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The Magic Cafe Forum Index » » Hot off the Press! » » Pictorial Review: Classic Consoles deck (Enfabled) (0 Likes) Printer Friendly Version

EndersGame
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PLAYING CARDS FROM ENFABLED

The word "Enfabled" isn't really a word in English. I know, because I checked several dictionaries to be sure. But I think it is a very stylish word, even if it is made up! It is a deliberate play on words, that is the result of smashing together the words "enable" and "fable". To "enfable", then, means to put something into a short story form or fable. So if something is "enfabled", it has been enabled into a fable! See, that makes total sense doesn't it? It could be a word. It should be a word. It isn't, of course, but it is the clever name of publisher whose new deck of playing cards I'm covering in this preview.

Enfabled is a tabletop gaming company that originally went under the label Undefined Knowledge, and more recently has been operating under the name Enfabled. They're not new to the world of gaming either, and have produced a few games under the last few years, including the rummy style card game Draw Blood: Remix (2016), and the gear-collecting card game Carry On: Gear Collecting Card Game (2016). They're currently working on a forthcoming deck-building card game with a dice-rolling battle system, entitled Goddess & Gorgon. The latter title, which is planned for launch in the Fall, has a mythical theme, so the "Enfabled" term nicely captures the idea of fantasy story-telling that this game will evoke.

But over the years, Enfabled has also produced a number of decks of playing cards, which can be used for playing traditional card games, magic, or even just for collecting. And it's their newest deck of playing cards that I'm covering today: a deck inspired by retro consoles and classic computer games which is now up for funding on Kickstarter Classic Console Playing Cards (2ndedition).

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CLASSIC CONSOLE DECK

Following the success of the original edition, Enfabled decided to produce a revised edition of the Classic Console deck (2nd edition).

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With a very low funding target of just $2000, this deck was inspired by retro consoles and classic video games. If you are the nostalgic type who enjoys iconic images from the previous age of technology and games, then this is a deck for you!

The intent wasn't to provide an accurate depiction of characters or properties, but rather to transform familiar and recognizable images into a meaningful and functional design, and that's already evident from the card-backs.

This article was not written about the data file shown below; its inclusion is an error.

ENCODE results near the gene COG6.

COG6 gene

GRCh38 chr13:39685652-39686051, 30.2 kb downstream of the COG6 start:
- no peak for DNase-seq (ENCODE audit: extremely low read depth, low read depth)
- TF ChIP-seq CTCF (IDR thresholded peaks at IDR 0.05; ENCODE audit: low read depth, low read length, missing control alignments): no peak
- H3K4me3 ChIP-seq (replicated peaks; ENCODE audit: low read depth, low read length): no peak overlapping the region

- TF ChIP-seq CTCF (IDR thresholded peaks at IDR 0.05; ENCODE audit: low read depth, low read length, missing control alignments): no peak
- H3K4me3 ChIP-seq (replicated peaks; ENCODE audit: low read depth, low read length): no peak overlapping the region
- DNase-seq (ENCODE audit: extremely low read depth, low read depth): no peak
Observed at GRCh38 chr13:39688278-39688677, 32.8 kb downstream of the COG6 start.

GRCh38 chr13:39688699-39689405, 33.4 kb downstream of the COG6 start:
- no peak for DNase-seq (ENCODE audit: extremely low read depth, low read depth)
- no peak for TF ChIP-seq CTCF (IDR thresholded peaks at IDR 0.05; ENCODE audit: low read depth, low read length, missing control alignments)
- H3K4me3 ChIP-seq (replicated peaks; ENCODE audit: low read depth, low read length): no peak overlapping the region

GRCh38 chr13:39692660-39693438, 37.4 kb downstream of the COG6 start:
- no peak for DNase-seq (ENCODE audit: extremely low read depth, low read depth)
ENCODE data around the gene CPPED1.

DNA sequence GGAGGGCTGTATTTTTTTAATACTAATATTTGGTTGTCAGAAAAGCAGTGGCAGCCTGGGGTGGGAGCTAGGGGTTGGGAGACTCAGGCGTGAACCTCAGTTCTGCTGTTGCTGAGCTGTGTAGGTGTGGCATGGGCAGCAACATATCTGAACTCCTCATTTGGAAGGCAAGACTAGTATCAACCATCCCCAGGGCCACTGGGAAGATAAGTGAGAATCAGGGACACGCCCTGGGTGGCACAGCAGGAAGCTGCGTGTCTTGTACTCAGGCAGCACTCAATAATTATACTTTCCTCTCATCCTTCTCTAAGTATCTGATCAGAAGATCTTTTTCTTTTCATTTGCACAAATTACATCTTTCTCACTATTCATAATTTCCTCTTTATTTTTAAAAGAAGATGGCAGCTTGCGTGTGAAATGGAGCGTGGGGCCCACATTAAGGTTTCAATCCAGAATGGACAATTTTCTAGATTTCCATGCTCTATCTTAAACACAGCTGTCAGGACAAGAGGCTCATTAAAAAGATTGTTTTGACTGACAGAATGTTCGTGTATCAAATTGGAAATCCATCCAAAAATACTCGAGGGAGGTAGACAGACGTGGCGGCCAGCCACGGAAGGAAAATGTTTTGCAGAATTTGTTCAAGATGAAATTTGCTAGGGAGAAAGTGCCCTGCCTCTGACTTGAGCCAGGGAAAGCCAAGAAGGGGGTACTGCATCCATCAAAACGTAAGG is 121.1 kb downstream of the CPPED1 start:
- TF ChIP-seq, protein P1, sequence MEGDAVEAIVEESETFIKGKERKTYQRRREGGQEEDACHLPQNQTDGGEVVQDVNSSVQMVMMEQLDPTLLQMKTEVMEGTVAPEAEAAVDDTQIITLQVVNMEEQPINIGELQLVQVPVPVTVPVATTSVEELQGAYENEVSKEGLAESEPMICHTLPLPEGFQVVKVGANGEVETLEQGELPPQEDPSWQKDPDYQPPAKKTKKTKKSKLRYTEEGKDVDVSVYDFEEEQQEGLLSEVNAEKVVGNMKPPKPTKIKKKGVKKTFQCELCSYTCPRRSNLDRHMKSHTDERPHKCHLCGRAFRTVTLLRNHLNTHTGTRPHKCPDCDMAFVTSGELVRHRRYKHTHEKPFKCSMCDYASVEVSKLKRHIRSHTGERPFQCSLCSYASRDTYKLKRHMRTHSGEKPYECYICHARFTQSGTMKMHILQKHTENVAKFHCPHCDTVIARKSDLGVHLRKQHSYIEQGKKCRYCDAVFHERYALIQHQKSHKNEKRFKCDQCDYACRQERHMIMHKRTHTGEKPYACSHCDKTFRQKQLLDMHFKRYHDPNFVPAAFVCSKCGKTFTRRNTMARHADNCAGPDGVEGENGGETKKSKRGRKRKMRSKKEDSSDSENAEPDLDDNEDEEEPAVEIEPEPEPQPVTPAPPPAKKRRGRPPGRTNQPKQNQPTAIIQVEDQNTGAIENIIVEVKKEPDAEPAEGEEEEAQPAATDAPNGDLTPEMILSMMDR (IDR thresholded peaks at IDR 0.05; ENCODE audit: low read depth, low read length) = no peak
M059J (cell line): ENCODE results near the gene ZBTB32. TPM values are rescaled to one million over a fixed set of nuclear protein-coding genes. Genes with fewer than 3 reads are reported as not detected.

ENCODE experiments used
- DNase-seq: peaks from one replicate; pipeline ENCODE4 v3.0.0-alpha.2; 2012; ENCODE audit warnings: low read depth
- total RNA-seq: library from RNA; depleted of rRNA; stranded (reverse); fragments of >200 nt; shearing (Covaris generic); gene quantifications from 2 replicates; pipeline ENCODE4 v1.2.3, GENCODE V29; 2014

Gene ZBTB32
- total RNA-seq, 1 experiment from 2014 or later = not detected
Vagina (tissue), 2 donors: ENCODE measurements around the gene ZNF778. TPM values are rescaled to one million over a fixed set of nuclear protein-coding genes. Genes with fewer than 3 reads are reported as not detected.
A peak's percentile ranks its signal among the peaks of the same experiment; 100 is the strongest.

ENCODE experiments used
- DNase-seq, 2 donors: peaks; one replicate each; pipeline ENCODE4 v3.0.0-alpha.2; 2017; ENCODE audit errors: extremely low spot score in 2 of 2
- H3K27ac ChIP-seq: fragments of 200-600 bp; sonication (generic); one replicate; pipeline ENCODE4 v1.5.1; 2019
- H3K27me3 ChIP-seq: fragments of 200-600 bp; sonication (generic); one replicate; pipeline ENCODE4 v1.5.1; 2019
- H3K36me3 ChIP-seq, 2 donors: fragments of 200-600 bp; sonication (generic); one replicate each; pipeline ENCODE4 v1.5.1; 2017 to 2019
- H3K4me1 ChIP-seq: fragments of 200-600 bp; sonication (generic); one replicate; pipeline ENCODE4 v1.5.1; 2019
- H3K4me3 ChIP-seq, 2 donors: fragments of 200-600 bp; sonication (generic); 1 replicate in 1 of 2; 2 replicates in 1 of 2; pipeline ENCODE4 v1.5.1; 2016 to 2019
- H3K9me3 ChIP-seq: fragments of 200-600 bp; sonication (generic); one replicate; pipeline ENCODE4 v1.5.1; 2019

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Just like with the NYC deck, the Aces have over-sized pips with iconography that is used for the pips throughout the deck. For this deck, the suits represent the following four retro consoles:
- Spades: Genesis
- Clubs: SNES
- Hearts: NES
- Diamonds: ATARI 2600

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These pips are also a key feature of the customized number cards.

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The court cards were inspired by the most popular games on each of these systems. For example, most people will be familiar with Tetris, which is featured on the Jack of Hearts. The other two games represented in the Hearts suit (NES) are Legend of Zelda (Queen) and Super Mario (King).

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And here with the Diamonds are the Atari 2600's Donkey Kong (King) and Pac-Man (Queen), while the Jack (not pictured here) features the classic game Breakout.

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Even though I grew up in the 1980s, I didn't play as many video games as most of my peers, so probably other people will do a better job of recognizing these games than me!

The Clubs (SNES) feature the games Link To The Past (King), Super Metroid (Queen), and Link To The Past (King), while the Spades (Genesis) feature Sonic (King), Striker (Queen), and Earthworm Jim (Jack).

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What is striking is that each court card still has a shape and design that strongly reflects its suit, like the Spades and Clubs shown above.

People were very happy with the first edition of this deck, and there is good reason to expect a similar reception for this one.

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CONCLUSIONS